What’s my job? You’d think that would be a simple question for a business owner to answer.
And even if you have your 30-second elevator pitch down, what actually happens day-to-day is never so neatly packaged.
I work with business owners every day. One of the most common concerns they share with me is how to focus on the tasks that are most critical to their business success.
It is easy to get caught up in the minutia. Believe me, I know first hand! There are things that need to be done. You know how to do them, so why shouldn’t you take care of that project the client is anxious to have done? Why wouldn’t you connect with that vendor to make sure their piece of the puzzle is on schedule?
Of course you have people to take care of all of that. But getting it done yourself is sometimes easier – at least that’s what you tell yourself.
And then when you’re frazzled from being pulled in every direction, you wonder how things got so out of whack. Does this sound familiar?
One business owner I have tremendous respect for is Pam Wasley, CEO of Cerius Executives and Cerius Advisors. She was my guest on Episode 637 of Onward Nation and we discussed these issues. She talked with me about the formula she’s learned to rely on in leading her business. It’s pretty simple and direct:
- Hire smart
- Get out of the way
Too many leaders are afraid to hire people who are smarter than them. As Pam and I talked, she shared how she’s seen too many CEOs intimidated by smart people. To me, that attitude spells trouble. I’m with Pam on this. Hire smart and figure out how to get over being intimidated. You’re only hurting your business.
The other argument I hear from business owners is that they can’t afford top candidates. But if the person you hire is the wrong fit for the position and the company, that’s just costing you money. They won’t last, and you’ll have to spend money finding and retraining someone else.
Hire smart the first time and you won’t have to worry about a revolving door of bad-fit employees.
A mentor of mine, Darren Hardy, once said to me, “Hire the high performer. Hire the A player. Hire them, because they’re free.”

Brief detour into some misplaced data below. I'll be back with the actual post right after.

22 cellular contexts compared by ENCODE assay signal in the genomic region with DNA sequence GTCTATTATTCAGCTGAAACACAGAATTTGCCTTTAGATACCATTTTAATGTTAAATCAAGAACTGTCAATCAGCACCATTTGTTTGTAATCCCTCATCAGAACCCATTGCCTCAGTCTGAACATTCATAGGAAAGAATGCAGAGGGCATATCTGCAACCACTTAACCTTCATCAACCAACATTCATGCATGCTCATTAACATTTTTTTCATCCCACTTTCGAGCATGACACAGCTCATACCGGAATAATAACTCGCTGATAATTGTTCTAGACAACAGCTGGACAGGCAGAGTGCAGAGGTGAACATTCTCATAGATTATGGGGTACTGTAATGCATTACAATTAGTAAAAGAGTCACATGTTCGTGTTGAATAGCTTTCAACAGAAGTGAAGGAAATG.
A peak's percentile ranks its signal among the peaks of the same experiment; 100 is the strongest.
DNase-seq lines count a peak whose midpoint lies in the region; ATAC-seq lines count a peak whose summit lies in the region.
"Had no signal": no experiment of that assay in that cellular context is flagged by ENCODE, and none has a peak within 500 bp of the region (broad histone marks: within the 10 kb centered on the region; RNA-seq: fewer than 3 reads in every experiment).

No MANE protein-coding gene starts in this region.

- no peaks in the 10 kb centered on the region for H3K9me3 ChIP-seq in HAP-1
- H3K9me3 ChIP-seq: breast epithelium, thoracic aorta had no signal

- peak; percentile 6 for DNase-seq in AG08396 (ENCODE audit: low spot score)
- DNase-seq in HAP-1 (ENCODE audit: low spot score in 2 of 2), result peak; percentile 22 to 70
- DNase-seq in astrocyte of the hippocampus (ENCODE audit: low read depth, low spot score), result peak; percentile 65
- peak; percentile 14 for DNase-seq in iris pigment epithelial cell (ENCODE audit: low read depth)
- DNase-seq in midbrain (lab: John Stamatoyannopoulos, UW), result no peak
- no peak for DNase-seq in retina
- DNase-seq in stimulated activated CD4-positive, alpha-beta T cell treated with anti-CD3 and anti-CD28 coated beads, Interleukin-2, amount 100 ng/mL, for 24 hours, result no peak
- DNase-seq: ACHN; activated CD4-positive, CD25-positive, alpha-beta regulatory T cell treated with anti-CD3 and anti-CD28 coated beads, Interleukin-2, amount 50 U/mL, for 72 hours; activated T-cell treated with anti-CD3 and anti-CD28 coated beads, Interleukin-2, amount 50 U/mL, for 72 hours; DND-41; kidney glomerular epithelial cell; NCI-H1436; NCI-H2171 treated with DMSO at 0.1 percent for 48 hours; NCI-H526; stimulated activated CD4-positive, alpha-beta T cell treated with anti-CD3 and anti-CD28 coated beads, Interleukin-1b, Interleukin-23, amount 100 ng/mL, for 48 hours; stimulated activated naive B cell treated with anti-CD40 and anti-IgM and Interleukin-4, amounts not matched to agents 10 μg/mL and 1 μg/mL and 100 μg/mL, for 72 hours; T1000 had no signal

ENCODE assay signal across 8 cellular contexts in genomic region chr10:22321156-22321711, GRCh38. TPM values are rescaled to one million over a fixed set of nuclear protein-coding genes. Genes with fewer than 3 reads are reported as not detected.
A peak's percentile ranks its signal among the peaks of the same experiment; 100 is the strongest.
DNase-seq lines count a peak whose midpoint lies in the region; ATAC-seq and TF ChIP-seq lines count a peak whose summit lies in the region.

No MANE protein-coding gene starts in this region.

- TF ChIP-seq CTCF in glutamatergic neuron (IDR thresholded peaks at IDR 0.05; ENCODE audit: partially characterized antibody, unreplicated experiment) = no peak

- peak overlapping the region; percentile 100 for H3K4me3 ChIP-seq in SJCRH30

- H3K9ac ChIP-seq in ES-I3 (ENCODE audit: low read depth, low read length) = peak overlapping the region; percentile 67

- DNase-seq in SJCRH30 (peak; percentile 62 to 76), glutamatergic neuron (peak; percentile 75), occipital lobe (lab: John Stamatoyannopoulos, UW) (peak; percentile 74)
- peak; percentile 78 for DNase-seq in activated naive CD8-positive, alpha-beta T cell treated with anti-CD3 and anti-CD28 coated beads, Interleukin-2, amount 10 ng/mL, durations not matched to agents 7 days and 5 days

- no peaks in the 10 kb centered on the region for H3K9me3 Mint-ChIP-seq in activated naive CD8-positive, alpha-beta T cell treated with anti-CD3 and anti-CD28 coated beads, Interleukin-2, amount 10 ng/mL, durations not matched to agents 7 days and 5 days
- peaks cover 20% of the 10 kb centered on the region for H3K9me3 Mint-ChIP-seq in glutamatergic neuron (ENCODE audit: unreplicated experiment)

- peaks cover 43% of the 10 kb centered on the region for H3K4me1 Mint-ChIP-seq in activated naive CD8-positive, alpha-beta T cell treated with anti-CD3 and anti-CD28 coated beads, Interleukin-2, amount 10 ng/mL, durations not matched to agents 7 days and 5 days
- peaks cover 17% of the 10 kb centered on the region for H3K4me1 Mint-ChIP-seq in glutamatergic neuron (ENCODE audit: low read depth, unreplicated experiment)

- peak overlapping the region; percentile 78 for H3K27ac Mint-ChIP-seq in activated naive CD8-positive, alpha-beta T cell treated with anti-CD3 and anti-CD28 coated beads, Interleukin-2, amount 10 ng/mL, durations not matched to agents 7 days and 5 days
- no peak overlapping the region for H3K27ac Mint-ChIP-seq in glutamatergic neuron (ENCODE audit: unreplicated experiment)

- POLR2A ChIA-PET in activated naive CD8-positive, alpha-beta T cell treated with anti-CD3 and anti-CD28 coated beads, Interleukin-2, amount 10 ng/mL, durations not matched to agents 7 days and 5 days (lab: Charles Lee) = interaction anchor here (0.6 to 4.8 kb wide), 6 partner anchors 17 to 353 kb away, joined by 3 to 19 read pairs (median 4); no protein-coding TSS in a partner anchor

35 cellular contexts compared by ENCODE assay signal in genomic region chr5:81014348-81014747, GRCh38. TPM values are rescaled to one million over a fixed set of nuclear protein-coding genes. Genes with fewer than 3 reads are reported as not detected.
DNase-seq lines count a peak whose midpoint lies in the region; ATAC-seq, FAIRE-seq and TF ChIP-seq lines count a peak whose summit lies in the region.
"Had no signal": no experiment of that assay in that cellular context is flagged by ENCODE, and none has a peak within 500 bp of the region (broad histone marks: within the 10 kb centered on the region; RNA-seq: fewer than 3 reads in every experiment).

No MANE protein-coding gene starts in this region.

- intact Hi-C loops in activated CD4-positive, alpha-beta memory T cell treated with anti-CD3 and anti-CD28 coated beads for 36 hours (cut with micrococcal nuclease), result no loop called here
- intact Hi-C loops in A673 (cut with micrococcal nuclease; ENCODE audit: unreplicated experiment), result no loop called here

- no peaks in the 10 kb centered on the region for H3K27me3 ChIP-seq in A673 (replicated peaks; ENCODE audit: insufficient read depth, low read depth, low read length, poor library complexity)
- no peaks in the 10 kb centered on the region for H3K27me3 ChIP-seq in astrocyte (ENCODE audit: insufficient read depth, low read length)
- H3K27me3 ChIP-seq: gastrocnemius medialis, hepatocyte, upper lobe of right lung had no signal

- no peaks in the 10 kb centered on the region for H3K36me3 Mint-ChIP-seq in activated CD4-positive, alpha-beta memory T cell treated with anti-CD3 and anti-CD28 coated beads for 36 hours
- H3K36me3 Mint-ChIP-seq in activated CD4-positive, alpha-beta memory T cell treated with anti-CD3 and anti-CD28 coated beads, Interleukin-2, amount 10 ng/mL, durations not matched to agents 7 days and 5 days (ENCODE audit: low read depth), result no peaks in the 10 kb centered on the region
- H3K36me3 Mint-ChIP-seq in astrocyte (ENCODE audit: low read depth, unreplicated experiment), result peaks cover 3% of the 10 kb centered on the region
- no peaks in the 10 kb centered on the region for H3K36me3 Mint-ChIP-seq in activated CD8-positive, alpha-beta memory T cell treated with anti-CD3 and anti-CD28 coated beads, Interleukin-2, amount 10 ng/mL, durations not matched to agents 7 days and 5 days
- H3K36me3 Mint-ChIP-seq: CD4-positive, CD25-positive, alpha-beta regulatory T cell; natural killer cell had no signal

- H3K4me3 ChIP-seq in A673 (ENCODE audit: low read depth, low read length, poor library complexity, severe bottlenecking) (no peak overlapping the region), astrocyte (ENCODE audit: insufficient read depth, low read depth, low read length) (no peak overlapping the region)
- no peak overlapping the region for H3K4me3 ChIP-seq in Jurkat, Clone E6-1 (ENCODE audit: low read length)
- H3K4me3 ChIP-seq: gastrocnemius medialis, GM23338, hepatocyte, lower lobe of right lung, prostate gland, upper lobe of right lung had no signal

What did he mean by that? He explained that the high performer, whatever task, excels at it. By doing outstanding work, they free you up to give your abilities to what you need to be.
So smart hiring is not only about hiring literally smart people, but also the person, the A player, who is going to excel at the tasks you’ve hired them for.
Darren Hardy was on to something. Hiring great people may not be free according to your balance sheet, but it frees up money when hiring the wrong person does the opposite, and it frees up your time.
Ok, so you’re on board with that first part. But hiring great people is one thing. Letting them do their job is another.
Delegating is, I believe, the single greatest challenge of leading an organization. You want it to grow and thrive, so you need to let people do their jobs. In order to do your own job to the greatest effect, you’ve got to delegate. Hiring the right people will build the trust you need to delegate and make your business run like it should.
Get Out of the Way
Delegating is not a one-time thing. Getting out of the way of great employees is really getting out of your own way. It’s putting delegation on autopilot.
I think this is why the question “what’s my job?” is such an ongoing challenge for business owners. To do this takes a personal shift and a culture shift within your organization.
You may have started this business from scratch, so you technically know how to deliver on the product or service you provide and get paid for – start to finish. You know the ins and outs of the business, but there are some skills that are much less developed than others. You can do everything, but you’re not great at everything.
You’ve got to shift your mindset beyond what you can do and focus on what you should be doing in order to keep growing the business.
And if you’ve fallen into the “to get things done I’ve got to do it myself” bad habit, the culture around you has come to expect that too. Your team expects you to pick up the slack because that’s what you have demanded and shown with your behavior to this point.
So while they’re leaving the office at a reasonable hour, you’re never off the clock.
If this scenario sounds eerily familiar, it’s time to take stock and take action. It’s up to you.
So hire smart, delegate, and get out of the way. If you have this down pat, kudos to you! But if you need a gentle reminder (or an air horn to remind you when you’re micromanaging), here it is. Growing a business is never a one-person operation. Give yourself a break, empower your team and make your workplace work for all of you.